The sort of pop/punk duality of Mint Julep's music is inevitable, as Keith explains in the album's press materials: "Hollie grew up listening to a lot of industrial music, and we both listened to a lot of punk. But also, growing up a lot in the late 1970s and 1980s, we both have a lot of pop music from that time in our blood." Songs like "Escape" and "Vakaras" go a long way in mining that conflation of influences – the stark rhythms and distorted vocal tracks give the songs an air of mystery and aloofness among the dance beats.

The album layers so many instruments into the mix, it's hard to believe that this is a duo. Yuuki Matthews of the Shins engineered the album masterfully. But the sonic effect is rich and vast and never seems overstuffed or fussy. The multi-tracked results can often be quite stunning, especially when sudden cascades of instrumentation join Hollie's hazy, dreamy vocals.

In the closing track, "Iteration", staccato keyboards team up with chiming, Johnny Marr-style guitars, and as the musical intensity builds in the chorus, the vocals threaten to get lost in the mix, but they slice through the cacophony. It's a beautiful noise, and it sounds like music you've heard before, maybe in a dream. But Mint Julep has brought their considerable talents and influences to the table with a new album that sounds warm and unique, with beats and melodies that will stick with the listener long after it's all over.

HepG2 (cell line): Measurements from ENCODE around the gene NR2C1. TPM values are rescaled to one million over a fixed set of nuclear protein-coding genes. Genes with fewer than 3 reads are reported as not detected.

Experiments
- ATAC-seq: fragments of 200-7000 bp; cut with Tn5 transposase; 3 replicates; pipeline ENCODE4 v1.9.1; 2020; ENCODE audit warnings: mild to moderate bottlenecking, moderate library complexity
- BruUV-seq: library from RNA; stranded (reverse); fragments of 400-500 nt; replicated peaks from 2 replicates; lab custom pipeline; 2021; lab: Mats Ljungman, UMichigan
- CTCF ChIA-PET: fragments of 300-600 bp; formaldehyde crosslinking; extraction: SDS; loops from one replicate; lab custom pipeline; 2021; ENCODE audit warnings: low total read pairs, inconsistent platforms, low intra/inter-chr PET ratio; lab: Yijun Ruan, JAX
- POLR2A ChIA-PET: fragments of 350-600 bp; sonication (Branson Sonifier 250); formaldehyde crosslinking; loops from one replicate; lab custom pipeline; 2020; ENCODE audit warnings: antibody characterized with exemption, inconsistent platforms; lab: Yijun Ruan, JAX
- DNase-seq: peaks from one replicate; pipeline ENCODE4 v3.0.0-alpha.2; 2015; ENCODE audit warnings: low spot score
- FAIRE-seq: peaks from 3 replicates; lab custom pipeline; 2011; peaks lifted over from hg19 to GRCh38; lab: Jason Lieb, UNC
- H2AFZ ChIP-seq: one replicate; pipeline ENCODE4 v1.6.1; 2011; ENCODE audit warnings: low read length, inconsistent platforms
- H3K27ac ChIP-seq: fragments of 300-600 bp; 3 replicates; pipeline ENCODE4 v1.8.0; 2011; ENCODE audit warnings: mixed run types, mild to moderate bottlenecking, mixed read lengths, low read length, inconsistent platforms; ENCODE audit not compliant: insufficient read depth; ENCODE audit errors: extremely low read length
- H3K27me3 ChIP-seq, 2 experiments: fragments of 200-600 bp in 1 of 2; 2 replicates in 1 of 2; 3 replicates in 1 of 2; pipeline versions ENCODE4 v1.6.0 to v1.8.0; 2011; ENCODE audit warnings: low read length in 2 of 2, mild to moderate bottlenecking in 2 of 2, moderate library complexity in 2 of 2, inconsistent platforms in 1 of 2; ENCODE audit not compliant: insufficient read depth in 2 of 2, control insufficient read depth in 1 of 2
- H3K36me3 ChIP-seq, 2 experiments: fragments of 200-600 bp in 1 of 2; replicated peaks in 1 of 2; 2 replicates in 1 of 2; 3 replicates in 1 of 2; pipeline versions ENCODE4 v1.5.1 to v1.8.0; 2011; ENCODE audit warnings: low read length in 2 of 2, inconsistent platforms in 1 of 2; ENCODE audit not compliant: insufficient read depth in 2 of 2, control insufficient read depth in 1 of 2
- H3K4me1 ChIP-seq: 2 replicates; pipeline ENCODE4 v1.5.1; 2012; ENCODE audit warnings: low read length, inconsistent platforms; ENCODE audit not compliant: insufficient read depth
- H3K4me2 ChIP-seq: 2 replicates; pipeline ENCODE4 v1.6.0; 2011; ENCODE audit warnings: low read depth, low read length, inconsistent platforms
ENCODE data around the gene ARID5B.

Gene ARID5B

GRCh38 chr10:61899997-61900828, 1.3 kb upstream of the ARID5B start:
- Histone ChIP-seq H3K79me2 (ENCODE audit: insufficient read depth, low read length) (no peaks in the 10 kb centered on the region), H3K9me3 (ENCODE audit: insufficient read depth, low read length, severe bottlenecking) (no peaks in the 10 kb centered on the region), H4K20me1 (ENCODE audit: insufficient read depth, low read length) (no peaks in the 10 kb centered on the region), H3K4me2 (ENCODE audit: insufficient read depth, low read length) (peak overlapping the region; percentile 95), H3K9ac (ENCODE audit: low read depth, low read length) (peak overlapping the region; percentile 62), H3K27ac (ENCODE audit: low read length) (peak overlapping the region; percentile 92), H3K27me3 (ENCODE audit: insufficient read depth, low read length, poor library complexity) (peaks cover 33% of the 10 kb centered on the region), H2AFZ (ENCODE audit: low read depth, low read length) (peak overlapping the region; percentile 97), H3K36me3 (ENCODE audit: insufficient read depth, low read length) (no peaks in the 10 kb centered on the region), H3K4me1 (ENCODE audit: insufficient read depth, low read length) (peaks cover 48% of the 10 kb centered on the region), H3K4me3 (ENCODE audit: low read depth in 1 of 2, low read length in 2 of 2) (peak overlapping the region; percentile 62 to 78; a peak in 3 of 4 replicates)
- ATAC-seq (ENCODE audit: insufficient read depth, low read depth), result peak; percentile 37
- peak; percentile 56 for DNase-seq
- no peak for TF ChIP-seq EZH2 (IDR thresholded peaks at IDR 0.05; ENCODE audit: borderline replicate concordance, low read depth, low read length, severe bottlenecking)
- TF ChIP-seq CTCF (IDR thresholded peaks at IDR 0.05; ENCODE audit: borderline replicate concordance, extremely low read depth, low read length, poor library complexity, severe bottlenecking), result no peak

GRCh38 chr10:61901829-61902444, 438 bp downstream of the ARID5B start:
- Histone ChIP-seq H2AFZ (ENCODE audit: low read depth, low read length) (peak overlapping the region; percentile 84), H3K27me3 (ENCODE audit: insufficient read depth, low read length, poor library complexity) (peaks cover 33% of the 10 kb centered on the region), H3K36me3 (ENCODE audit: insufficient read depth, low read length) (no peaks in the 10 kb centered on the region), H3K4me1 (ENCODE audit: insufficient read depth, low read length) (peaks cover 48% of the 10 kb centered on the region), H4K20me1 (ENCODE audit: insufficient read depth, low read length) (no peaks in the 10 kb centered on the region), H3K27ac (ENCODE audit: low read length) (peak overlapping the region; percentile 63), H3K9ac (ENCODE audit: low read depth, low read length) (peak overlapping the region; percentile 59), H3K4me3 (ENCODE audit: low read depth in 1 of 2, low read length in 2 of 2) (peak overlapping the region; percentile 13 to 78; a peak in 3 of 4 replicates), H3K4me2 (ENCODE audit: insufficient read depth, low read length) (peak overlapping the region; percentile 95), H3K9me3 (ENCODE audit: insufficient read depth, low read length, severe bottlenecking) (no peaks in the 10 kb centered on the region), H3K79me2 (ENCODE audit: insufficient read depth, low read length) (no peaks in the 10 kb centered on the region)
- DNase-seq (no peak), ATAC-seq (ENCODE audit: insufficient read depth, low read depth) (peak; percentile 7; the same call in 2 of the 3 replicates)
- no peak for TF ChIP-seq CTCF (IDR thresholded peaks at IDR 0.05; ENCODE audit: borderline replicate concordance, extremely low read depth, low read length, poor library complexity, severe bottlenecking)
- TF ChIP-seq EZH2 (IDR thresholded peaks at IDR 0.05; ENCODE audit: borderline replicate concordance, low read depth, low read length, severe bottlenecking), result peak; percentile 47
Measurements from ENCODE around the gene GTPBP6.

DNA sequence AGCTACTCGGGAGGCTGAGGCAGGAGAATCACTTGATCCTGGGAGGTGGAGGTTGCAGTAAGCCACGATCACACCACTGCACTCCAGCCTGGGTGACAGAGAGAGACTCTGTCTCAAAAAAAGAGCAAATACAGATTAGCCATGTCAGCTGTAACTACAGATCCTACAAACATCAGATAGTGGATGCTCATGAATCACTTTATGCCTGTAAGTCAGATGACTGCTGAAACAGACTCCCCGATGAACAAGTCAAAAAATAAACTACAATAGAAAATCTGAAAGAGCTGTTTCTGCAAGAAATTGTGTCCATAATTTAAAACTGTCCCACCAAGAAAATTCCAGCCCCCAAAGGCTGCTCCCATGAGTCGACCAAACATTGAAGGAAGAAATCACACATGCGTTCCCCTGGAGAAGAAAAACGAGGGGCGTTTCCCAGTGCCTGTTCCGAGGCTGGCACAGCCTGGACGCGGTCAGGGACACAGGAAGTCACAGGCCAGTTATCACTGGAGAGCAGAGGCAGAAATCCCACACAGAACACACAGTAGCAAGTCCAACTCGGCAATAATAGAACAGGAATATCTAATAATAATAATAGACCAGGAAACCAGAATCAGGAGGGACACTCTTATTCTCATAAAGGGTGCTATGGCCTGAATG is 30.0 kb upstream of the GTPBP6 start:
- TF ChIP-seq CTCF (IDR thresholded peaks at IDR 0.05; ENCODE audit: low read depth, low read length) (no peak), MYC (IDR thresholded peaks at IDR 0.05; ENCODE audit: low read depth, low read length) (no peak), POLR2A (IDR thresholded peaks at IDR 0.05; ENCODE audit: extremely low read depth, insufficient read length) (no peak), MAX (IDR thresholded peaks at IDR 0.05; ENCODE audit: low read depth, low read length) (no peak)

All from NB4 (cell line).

Related Articles Around the Web




Dancing in the Street: Our 25 Favorite Motown Singles

Detroit's Motown Records will forever be important as both a hit factory and an African American-owned label that achieved massive mainstream success and influence. We select our 25 favorite singles from the "Sound of Young America".


The Durutti Column's 'Vini Reilly' Is the Post-Punk's Band's Definitive Statement

Mancunian guitarist/texturalist Vini Reilly parlayed the momentum from his famous Morrissey collaboration into an essential, definitive statement for the Durutti Column.

Love in the Time of Coronavirus

What Will Come? COVID-19 and the Politics of Economic Depression

The financial crash of 2008-2010 reemphasized that traumatic economic shifts drive political change, so what might we imagine — or fear — will emerge from the COVID-19 depression?